What would have caused an Indonesian maid in Singapore to turn towards ISIS?

The Defence Minister Dr Ng Eng Hen said in his post on Facebook, “The recent attack in a Christmas market in Berlin and the arrests in Jakarta of terrorists with explosives remind us that terrorism is a clear and present danger, but we must not allow this fear to rob us of our way of life. If we do, then terrorists have already won.”

The arrest of a militant Indonesian maid who had worked in Singapore two weeks ago (10 Dec) has forced security agencies and experts to reconsider how to counter violent Muslims extremists in Southeast Asia and to rethink common assumptions of why people become radicalised.

Police officers guard a neighborhood in Bintara Jaya subdistrict, Bekasi, West Java, on Saturday after the National Police’s Densus 88 counterterrorism squad found a high explosive bomb in one of the houses in the area, along with a woman who was allegedly designated to detonate the bomb at the Presidential Palace compound in Jakarta / photo: thejakartapost.com
Police officers guard a neighborhood in Bintara Jaya subdistrict, Bekasi, West Java, on Saturday after the National Police’s Densus 88 counterterrorism squad found a high explosive bomb in one of the houses in the area, along with a woman who was allegedly designated to detonate the bomb at the Presidential Palace compound in Jakarta / photo: thejakartapost.com

The common assumptions have long assumed that poverty and ideology are the two main urges of militancy, but experts are realising that these are just two factors among many in a more complex problem.

SCMP reported that experts at a recent regional forum on violent extremism in Kuala Lumpur, organised by IMAN Research, said there was increasing evidence that people joining or aligning themselves with the Islamic State (IS) terror group were fueled by a combustible mix of feelings, including:

  • Political helplessness,
  • Attraction to extremist ideology,
  • Loneliness and a need to belong to a cause bigger than themselves.

The US Department of Justice official, Travis Smith, said in the forum, “There has to be more focus on the mayor and the mother. Meaning that the local community and family that an individual grows up in plays a very important part in building resilience against extremism.”

The findings of an expert at the Institute for Analysis of Conflict (Ipac) who studied cases of Indonesian domestic helpers radicalised while working in Hong Kong, Taiwan and Singapore, corresponds with Smith idea.

The Ipac expert said these helpers were not driven purely by poverty or ideology, but that a multitude of factors combined to push them towards extremist ideology. He said their first taste of such ideology would usually be through the internet and social media sites such as Facebook.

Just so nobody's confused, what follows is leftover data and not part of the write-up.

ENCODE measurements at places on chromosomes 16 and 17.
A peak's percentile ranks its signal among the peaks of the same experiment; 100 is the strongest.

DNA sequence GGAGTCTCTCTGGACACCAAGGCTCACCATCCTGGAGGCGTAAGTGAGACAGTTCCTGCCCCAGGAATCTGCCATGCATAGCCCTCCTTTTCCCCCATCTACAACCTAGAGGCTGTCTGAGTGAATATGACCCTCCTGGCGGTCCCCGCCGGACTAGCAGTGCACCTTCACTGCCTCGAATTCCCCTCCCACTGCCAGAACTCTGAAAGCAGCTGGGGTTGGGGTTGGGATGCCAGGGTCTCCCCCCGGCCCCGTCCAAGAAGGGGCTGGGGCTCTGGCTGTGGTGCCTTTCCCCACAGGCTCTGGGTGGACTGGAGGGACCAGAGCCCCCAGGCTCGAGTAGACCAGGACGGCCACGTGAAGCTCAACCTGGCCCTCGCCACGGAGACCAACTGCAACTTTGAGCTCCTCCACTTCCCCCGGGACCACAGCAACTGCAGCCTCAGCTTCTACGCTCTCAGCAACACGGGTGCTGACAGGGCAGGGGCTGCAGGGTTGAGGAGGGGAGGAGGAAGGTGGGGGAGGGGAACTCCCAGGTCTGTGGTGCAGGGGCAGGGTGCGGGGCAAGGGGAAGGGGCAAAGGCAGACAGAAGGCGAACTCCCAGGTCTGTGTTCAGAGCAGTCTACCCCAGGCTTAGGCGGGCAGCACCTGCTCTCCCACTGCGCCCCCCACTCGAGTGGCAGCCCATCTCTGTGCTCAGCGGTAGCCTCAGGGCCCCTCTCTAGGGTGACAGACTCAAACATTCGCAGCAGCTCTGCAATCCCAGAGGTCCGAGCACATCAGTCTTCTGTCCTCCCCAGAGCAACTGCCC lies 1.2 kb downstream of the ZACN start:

The Ipac scholar explained more, “Experiences that left domestic helpers vulnerable included feelings of loneliness and isolation from their families in Indonesia. Some domestic helpers become depressed after leaving their children at home while they looked after their employers’ children in a foreign country.”

“Mistreatment was also an issue, with problems such as having travel documents seized by their employer or being forced to cook pork, which is forbidden to Muslims,” the scholar said.

Some maids were sympathetic to the sufferings of Muslims in Syria, Afghanistan and Iraq, while others followed their male partners in joining IS out of a sense of adventure or to repent for past sins.

“They seek a sense of social belonging and something more meaningful so they turn to Facebook and it is here they are pulled into IS,” the researcher said.

Smith, the US Department of Justice official, said IS’ slick recruitment videos were aimed at inspiring feelings of belonging, fraternity and duty to a higher cause, SCMP wrote.

Smith told the conference, “They have similarities to armed forces recruitment videos in how they inspire people.”

Converted to the IS’ world-view, some maids were then avoided by their own community, pushing them further into the extremists’ embrace, said the Ipac expert.

“ISIS is good at creating an ideology that can be personalised,” he said.

Some of the women married men in Syria and joined their husbands in the conflict zone, some were involved in fundraising while at least one has taken on a combat role: Indonesian Dian Yulia Novi (27).

On December 10, Dian was arrested along with six others as they plotted to bomb the presidential office complex in Jakarta, Indonesia.

Dian Yuliana Novi / photo: tvone
Dian Yuliana Novi / photo: tvone

Dian Yulia, who had also worked in Taiwan, told Indonesian TV station TVOne she had become radicalised while working in Singapore.

An expert on political psychology, Dr Matteo Vergani of Deakin University in Australia has investigated the personal, social, and political backgrounds of violent extremists to understand why some people take up arms while others remain passive supporters.

Vergani said his studies indicated a combination of ‘social push’, ‘group pull’ and ‘personal vulnerability’.

For instance, in the case of a domestic helper, an individual might be ‘pushed’ by feelings of exploitation in the foreign country, while their estrangement from their family made them vulnerable to being ‘pulled’ into an IS Facebook group which offered a sense of belonging.

“Not one factor is strong enough, whether it is ideology or political disenfranchisement. Not all lonely people become extremists either; it’s always a combination of these.” Vergani said.

Early this year, Malaysiakini also has reported six Malaysians were charged with experimenting with explosives in order to attack key ‘vice’ areas in Kuala Lumpur. Plots targeting Putrajaya were also reported.

 

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